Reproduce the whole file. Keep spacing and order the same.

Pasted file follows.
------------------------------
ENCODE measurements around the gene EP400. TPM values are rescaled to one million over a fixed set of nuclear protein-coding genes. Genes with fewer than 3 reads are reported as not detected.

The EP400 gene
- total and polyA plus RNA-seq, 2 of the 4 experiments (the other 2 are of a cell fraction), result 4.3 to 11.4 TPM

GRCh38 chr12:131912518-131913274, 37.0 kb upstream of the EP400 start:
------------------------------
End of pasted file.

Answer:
ENCODE measurements around the gene EP400. TPM values are rescaled to one million over a fixed set of nuclear protein-coding genes. Genes with fewer than 3 reads are reported as not detected.

The EP400 gene
- total and polyA plus RNA-seq, 2 of the 4 experiments (the other 2 are of a cell fraction), result 4.3 to 11.4 TPM

GRCh38 chr12:131912518-131913274, 37.0 kb upstream of the EP400 start: